All your followers are belong to us?
In our latest hiring round, I’m seeing something new: candidates with existing social media networks. If we hire one of these candidates, we will need to figure out how social media participation as a Scriptorium employee can co-exist with established personal blogs, Twitter accounts, and the like.
Blogs seem like the easier problem to address, as we expect consultants to blog at least occasionally, and generally about work-related topics. I think we can fairly easily define a set of blog topics that need to go on the Scriptorium site; other content can stay with the personal blog. For example, the following would go on our site:
- Trends in technical communication
- Ideas or opinions sparked by work
Here’s where things are going to get dicey. The “cleanest” approach would be to have a new consultant create a new Twitter account and use that for professional tweeting. But the loss of existing followers makes that impractical at best.
It is reasonable for Scriptorium (or any employer) to make demands about an existing Twitter account as a condition of employment? Can we afford not to do so?
I think our policy will have to be a variation of:
“People will know you work for us, so you are representing us even in the social media channels that you established before coming to work here. Therefore, you need to be careful about what you publish.”
Next interesting question: If you are in technical communication and we hire you, I expect that you will use your existing Twitter leverage to support Scriptorium’s social media efforts. Is that reasonable?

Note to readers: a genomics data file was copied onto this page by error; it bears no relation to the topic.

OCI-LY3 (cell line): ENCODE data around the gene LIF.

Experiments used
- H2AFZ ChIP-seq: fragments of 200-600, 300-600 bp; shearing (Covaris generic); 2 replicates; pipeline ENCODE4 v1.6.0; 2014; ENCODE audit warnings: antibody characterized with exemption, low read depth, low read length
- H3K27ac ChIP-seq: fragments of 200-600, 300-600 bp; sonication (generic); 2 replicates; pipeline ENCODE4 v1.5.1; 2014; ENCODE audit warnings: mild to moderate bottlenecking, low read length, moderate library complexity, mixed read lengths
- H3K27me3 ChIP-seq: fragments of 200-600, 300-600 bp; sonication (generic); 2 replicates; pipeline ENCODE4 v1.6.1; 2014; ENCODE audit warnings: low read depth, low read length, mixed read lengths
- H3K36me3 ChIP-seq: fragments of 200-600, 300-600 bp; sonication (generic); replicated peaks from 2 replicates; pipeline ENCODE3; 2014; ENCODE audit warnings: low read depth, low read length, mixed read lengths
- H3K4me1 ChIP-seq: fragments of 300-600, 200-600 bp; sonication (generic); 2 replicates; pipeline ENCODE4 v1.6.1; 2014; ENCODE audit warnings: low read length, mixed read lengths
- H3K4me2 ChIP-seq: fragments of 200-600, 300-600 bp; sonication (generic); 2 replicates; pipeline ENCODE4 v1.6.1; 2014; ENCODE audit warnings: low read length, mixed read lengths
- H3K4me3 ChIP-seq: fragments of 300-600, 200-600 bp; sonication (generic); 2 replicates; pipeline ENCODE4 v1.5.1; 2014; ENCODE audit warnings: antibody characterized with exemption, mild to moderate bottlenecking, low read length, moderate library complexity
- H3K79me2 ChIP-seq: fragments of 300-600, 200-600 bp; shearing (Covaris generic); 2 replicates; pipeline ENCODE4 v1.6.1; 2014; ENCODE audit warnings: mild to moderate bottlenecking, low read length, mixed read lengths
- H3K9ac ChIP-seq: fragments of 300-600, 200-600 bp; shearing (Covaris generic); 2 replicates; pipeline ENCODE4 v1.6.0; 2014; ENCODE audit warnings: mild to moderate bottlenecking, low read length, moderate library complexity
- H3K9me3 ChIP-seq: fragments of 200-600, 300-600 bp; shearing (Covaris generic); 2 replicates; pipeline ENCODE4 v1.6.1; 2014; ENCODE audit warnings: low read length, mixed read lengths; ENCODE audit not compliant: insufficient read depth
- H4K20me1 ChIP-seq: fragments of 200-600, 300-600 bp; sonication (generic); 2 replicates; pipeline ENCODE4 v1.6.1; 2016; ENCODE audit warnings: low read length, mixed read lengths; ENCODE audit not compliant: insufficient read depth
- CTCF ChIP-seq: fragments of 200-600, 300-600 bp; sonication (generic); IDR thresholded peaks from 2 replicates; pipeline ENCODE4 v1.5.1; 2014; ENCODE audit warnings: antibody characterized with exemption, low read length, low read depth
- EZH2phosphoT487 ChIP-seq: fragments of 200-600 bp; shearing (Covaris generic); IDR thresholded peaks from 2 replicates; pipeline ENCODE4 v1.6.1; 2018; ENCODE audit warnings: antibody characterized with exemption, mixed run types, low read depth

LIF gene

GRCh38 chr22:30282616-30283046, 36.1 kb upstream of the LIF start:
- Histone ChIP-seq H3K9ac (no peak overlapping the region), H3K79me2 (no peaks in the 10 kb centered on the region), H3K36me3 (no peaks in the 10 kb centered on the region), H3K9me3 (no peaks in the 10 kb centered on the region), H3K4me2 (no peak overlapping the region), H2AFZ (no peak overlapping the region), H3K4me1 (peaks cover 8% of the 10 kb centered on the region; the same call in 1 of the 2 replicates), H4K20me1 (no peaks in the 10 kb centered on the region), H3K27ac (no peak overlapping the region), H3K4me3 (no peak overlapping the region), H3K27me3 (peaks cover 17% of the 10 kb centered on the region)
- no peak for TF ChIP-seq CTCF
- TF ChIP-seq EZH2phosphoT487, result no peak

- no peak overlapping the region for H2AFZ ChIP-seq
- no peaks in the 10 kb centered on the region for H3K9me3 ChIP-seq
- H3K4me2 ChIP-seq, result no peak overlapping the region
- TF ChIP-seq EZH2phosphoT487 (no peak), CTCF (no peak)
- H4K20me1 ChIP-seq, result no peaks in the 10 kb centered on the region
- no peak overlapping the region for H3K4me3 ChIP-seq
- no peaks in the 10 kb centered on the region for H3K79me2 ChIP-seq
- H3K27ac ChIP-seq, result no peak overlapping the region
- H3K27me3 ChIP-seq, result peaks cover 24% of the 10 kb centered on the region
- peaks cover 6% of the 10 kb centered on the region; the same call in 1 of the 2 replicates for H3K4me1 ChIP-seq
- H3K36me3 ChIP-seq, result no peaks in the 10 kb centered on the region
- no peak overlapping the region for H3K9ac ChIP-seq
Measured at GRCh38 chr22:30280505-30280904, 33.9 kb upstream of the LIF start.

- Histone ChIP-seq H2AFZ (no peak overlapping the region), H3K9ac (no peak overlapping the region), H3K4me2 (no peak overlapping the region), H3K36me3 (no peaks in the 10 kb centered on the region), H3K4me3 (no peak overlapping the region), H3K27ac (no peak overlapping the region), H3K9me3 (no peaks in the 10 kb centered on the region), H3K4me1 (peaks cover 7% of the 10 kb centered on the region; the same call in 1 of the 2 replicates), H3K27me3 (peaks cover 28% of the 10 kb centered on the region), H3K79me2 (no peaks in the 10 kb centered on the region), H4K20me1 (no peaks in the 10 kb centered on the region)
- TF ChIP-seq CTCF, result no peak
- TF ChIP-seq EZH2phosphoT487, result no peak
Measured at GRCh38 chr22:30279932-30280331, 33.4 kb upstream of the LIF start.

What about a separation?
Blog posts written for scriptorium.com on company time are clearly our intellectual property. But, what if someone leaves the company? Do we keep their posts on the site? (So far, we have.) Do we keep their name on the posts or change it to a generic “posted by Scriptorium”? (I can see the arguments for either approach—I’m especially concerned about potential confusion if a former employee’s name is prominent within our blog archives.)
What if a departing employee wants to move or copy their posts to a personal blog?
Am I just borrowing trouble here?
I can’t find a precedent.
Sometimes, being out on the bleeding edge hurts. I looked around for recommendations in this area and couldn’t find anything. There are, of course, social media policies, but they’re mostly about employees who start to blog, how employees might tweet, and keeping Facebook profiles relatively family-friendly. I couldn’t find anything how existing social media activity might be assimilated (uh-oh) with corporate social media activity.
There is an interesting article from 2009 about Jeremiah Owyang, who left Forrester (big analyst firm) to become a partner in the Altimeter Group. In summary: He used social media to build his industry visibility and thus his personal brand, which then gave him options outside the friendly confines of Forrester.
The resumé of the future
Will we see resumé headings like this?
@twitterhandle (1,200 followers)
blog: joetheconsultant.example.com (10,000 unique visits per month)
1911 Evans Road, Cary, North Carolina 27513
email: [email protected]
What are your thoughts?